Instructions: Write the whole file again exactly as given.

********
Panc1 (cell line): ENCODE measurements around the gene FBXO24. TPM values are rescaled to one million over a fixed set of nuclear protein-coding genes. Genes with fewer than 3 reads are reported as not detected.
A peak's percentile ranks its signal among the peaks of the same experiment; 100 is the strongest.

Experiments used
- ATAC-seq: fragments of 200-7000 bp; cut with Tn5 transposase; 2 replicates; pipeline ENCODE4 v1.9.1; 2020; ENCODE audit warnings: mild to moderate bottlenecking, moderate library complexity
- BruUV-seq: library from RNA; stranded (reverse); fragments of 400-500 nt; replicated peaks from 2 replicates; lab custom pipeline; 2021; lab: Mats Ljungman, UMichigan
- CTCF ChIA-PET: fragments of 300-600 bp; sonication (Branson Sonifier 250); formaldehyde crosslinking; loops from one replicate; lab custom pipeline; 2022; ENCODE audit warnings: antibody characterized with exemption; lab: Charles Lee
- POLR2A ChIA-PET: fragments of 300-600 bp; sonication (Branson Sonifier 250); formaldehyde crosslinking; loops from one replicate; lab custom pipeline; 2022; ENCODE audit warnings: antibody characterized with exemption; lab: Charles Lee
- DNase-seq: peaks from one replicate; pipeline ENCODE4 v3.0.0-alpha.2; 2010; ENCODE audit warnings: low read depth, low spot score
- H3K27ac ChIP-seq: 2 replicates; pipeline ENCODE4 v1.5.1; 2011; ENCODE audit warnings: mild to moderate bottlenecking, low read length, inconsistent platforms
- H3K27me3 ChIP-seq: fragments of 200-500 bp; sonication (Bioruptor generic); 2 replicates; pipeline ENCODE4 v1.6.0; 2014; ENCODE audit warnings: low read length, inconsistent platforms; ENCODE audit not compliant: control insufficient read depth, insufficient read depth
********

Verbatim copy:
Panc1 (cell line): ENCODE measurements around the gene FBXO24. TPM values are rescaled to one million over a fixed set of nuclear protein-coding genes. Genes with fewer than 3 reads are reported as not detected.
A peak's percentile ranks its signal among the peaks of the same experiment; 100 is the strongest.

Experiments used
- ATAC-seq: fragments of 200-7000 bp; cut with Tn5 transposase; 2 replicates; pipeline ENCODE4 v1.9.1; 2020; ENCODE audit warnings: mild to moderate bottlenecking, moderate library complexity
- BruUV-seq: library from RNA; stranded (reverse); fragments of 400-500 nt; replicated peaks from 2 replicates; lab custom pipeline; 2021; lab: Mats Ljungman, UMichigan
- CTCF ChIA-PET: fragments of 300-600 bp; sonication (Branson Sonifier 250); formaldehyde crosslinking; loops from one replicate; lab custom pipeline; 2022; ENCODE audit warnings: antibody characterized with exemption; lab: Charles Lee
- POLR2A ChIA-PET: fragments of 300-600 bp; sonication (Branson Sonifier 250); formaldehyde crosslinking; loops from one replicate; lab custom pipeline; 2022; ENCODE audit warnings: antibody characterized with exemption; lab: Charles Lee
- DNase-seq: peaks from one replicate; pipeline ENCODE4 v3.0.0-alpha.2; 2010; ENCODE audit warnings: low read depth, low spot score
- H3K27ac ChIP-seq: 2 replicates; pipeline ENCODE4 v1.5.1; 2011; ENCODE audit warnings: mild to moderate bottlenecking, low read length, inconsistent platforms
- H3K27me3 ChIP-seq: fragments of 200-500 bp; sonication (Bioruptor generic); 2 replicates; pipeline ENCODE4 v1.6.0; 2014; ENCODE audit warnings: low read length, inconsistent platforms; ENCODE audit not compliant: control insufficient read depth, insufficient read depth